If the pattern holds, then every five years the Chicago White Sox General Manager/Manager combination of Kenny Williams and Ozzie Guillen will put together a great team and make a run at the World Series.
Because they did it in 2005, and they've done it again in 2010.
I've railed numerous times on the job Kenny Williams did dismantling his 2005 Chicago White Sox World Series team in the off-season between 2005 and 2006. After winning a championship with a team built on pitching, speed, and defense with smart, under the radar moves, Williams blew it all up, getting rid of Aaron Rowand and Orlando Hernandez in favor of Jim Thome and Javier Vazquez.
The obvious moves screwed up the team that the smart moves had built.
Well, I railed on Williams for making what I thought were bad moves, so let me take a minute to hail him for making a series of moves that I think were good ones (and that I thought were bad at the time they were made).
The first move that I thought was a disaster at the time was the acquisition of Alex Rios.
Here is a guy who enjoyed a break-out season in 2007 at the age of 26, and then never replicated it. When Williams got him last season, he had just been waived by the Toronto Blue Jays—that's right, waived—for playing so poorly, and after joining the Sox, he played even worse.
The second move that I thought would explode in Williams' face was the acquisition of Juan Pierre.
At 32 years old, Pierre has been one of the most overrated players in baseball for several years. He is one of the few players to ever have a consecutive games streak come to an end because of performance related issues.
The third move that I thought provided all the evidence that Williams has lost his mind was pencilling in Jake Peavy and Freddy Garcia for two of the White Sox five spots in the rotation for 2010.
Peavy had spent his career in San Diego making his money off of Petco Park, and was destined to get shelled playing at U.S. Cellular Field.
Meanwhile Garcia hadn't played a full season since 2006, back when he was with the Sox, and had a terrible go of it in the brief times that he had been able to pitch from 2007 to 2009.
Finally, the fourth move that I took issue with was not so much a move but a perception: the perception that Alexei Ramirez and Gordon Beckham are major league caliber ballplayers.
Beckham has shown nothing coming into this season to indicate that he can handle major league pitching, while Ramirez had a good, but not great, year as a rookie in 2008 before regressing in 2009.
From my perspective, there were four (really five, if you count Beckham and Ramirez as two) flaws with the Chicago White Sox going forward at the beginning of the 2010 season.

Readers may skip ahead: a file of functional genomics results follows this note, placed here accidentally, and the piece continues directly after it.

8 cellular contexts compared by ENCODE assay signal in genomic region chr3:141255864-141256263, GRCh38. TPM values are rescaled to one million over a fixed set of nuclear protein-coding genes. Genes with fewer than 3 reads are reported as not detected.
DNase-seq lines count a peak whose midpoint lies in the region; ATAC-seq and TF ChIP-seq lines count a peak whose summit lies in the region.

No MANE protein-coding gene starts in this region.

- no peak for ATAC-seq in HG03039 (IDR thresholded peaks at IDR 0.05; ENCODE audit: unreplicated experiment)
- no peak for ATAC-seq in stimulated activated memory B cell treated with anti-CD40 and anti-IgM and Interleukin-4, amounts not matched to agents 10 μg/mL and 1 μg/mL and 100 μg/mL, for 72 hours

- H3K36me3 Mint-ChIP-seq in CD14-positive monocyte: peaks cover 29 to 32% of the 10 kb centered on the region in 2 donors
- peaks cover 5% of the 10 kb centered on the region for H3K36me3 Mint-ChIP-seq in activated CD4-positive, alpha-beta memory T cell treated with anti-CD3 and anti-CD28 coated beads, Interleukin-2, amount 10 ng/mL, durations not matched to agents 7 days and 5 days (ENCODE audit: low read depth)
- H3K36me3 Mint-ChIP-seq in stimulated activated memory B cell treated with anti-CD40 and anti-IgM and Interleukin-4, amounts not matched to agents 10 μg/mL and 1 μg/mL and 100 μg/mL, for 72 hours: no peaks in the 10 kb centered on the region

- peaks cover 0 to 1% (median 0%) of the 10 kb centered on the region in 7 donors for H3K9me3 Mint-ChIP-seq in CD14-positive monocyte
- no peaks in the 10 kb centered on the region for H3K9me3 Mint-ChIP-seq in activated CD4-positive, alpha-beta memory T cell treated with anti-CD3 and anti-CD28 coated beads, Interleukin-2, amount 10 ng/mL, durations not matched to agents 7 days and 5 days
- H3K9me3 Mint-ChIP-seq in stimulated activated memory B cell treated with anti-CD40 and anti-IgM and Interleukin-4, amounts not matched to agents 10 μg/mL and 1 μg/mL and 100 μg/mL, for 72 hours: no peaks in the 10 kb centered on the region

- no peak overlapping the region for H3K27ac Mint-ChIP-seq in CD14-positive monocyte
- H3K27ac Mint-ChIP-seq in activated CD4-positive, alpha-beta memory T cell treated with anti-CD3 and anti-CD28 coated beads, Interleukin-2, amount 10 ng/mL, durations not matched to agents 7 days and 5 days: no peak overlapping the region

And I was wrong about every single one of them.
Alexis Rios, somehow, has defied all the odds and become a hitter again with the White Sox. He is on pace for a career high in all major categories, and leads the White Sox in runs scored and doubles.
What's more, Rios has been an outstanding defensive center fielder for the Sox.
Fangraphs.com shows Rios to be the fourth best defensive center fielder in the American League, behind four excellent players—Franklin Gutierrez, Austin Jackson, and Curtis Granderson.
Juan Pierre, meanwhile, has been deceptively valuable in a way that only he can.
His rate stat line is a pretty lousy—.257/.326/.289/.615—but he has been a key contributor in other ways. He is somehow second on the team in hits, and he leads the team in stolen bases, HBP, and sacrifices.
Moreover, his defense in left field has been stellar. Turning again to Fangraphs.com, we see that the site considers Pierre the second best defensive center fielder in the AL behind Carl Crawford.
Meanwhile, Peavy—though now hurt—and Garcia have pitched keep-you-in-the-game caliber baseball; Peavy's ERA is 4.63 while Garcia's is 4.36, and the two are combining to allow less than a hit per inning pitched. Their combined record, right now, is 16-9.
Not too shabby.
Finally, the infielders. Make no mistake about it—Ramirez is barely hitting the ball well enough to be considered below average, while Beckham has a been a disaster at the plate. But hey—this is the AL Central, and this is the Year of the Pitcher, and if the White Sox can get great defense while sacrificing offense from their middle infielders, they should do it.
And they are.
Fangraphs.com shows Beckham to be the fifth best defensive second baseman in the American League, while Ramirez is the number one defensive shortstop in all of baseball.
So what do we have here: four great defensive players in key position, left field, center field, shortstop and second base? Along with a help-you-not-hurt-you pitching staff?
The results have been sublime.
It is important to understand that Beckham, Ramirez, Pierre, and Rios aren't carrying merely league average or below league average defensive players with them. Paul Konerko is one of the worst defensive first basemen in all of baseball, while Carlos Quentin is actually THE worst defensive right fielder in baseball.
If the White Sox weren't getting stellar defense from the other positions, Konerko and Quentin alone would kill them.
Nevertheless, guess which team is allowing the fourth fewest runs in the AL, and the fewest overall in the AL Central? The White Sox have also allowed the fifth fewest hits in the league and the second fewest home runs.
Meanwhile, the defense has committed the fourth fewest errors in the AL and turned the fourth most double plays.
The Chicago White Sox have built themselves back into a playoff contender once again by reverting to the principles that got them there in 2005, when they won the World Series.
And I think Kenny Williams deserves a lot of credit for that, because some General Managers catch lightning in a bottle once and are never able to recreate the magic.
It looks like that is exactly what he is doing now.